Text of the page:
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The Philippine Area of Responsibility (PAR) is an area in the Northwestern Pacific where PAGASA, the Philippines' national meteorological agency monitors weather occurrences. Significant weather disturbances, specifically, tropical depressions and tropical cyclones, that enter or develop in the PAR are given Philippine-specific names.

BoundaryEdit

 
Philippine Area of Responsibility

The area is bounded by six points namely:[1]

This area encompasses almost all of the land territory of the Philippines, except for the southernmost portions of the province of Tawi-Tawi, and some of the country's claimed islands in the Spratlys. The area also includes the main island of Palau, most of Taiwan, as well as portions of the Malaysian state of Sabah and the Japanese prefecture of Okinawa.

FunctionEdit

The establishing decree of PAGASA mandates the weather agency, particularly its National Weather Office, to monitor weather occurrences occurring within the PAR. This area is defined by the World Meteorological Organization.[2][3]

Tropical depressions and tropical cyclones (typhoons) are only assigned local names by PAGASA when they enter or develop within the PAR.[4][5] These names are provided in parallel with internationally recognized names designated by the Japan Meteorological Agency. The rationale for providing local names is that it is felt that Filipinos will respond more to familiar names and that it helps to underscore that these named weather disturbances pose a direct threat to the country. Furthermore, PAGASA provide names when a low pressure area becomes a tropical depression, in contrast to international names that are only provided for tropical cyclones, due to the fact that tropical depressions can still cause flooding and other damage.[6]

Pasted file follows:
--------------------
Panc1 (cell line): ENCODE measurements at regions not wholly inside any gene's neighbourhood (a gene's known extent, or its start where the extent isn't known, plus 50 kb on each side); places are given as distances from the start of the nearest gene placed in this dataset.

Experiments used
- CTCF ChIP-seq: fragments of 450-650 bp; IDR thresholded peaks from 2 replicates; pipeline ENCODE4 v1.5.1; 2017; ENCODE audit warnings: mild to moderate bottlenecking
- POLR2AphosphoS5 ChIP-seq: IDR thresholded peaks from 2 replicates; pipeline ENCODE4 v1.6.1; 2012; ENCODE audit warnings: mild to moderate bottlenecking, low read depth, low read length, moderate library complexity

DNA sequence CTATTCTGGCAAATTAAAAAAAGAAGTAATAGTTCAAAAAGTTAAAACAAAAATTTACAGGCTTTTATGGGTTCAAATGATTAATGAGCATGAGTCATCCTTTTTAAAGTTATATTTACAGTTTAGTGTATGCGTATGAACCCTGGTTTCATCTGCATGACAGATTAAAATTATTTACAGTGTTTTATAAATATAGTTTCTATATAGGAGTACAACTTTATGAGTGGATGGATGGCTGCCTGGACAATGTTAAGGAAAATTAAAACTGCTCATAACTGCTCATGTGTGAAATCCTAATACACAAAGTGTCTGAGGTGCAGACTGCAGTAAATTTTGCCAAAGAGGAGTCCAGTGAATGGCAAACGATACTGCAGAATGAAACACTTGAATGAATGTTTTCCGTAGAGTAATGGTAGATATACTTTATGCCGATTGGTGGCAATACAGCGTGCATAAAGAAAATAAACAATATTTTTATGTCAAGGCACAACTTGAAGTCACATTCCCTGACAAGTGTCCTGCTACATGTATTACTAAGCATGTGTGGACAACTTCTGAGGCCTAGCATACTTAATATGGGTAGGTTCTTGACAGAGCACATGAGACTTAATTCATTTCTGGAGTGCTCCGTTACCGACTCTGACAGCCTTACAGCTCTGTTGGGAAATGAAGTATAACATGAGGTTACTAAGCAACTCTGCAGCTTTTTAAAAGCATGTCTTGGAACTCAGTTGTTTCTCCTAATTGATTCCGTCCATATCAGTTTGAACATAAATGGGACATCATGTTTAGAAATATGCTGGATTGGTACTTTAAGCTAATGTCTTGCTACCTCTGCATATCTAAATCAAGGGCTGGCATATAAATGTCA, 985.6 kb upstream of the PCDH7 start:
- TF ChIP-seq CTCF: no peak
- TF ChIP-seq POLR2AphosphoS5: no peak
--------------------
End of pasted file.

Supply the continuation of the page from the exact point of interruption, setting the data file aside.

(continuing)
When a named weather disturbance within the PAR has made or is expected to make a landfall in the Philippines, PAGASA is mandated to issue weather bulletins every six hours. If the weather disturbance is not affecting land, the weather agency has to issue bulletins every 12 hours.[7]

ReferencesEdit

  1. ^ "Memorandum Circular No. 02-2013 - Guidelines on Movement of Vessels During Heavy Weather". Philippine Coast Guard. 5 June 2013. Retrieved 30 November 2017.
  2. ^ "Presidential Decree No. 78 -Establishing the Philippine Atmospheric Geophysical and Astronomical Services Administration". The LawPhil Project. 8 December 1972. Retrieved 30 November 2017.
  3. ^ "Tropical cyclones, rainfall advisories". Rappler. 22 September 2017. Retrieved 30 November 2017.
  4. ^ "Philippine Tropical cyclone names". Philippine Atmospheric, Geophysical and Astronomical Services Administration. Archived from the original on December 28, 2016. Retrieved January 17, 2017.
  5. ^ Rosero, Earl Victor (27 September 2011). "Why and how storms get their names". GMA News. Retrieved 30 November 2017.
  6. ^ "What are the upcoming tropical cyclone names ?". Hurricane Research Division, Atlantic Oceanographic & Meteorological Laboratory. National Oceanic and Atmospheric Administration. Retrieved 30 November 2017.
  7. ^ Carillo, Jose (18 July 2014). "Getting acclimatized to PHL's weather terminology". Manila Bulletin. Retrieved 30 November 2017.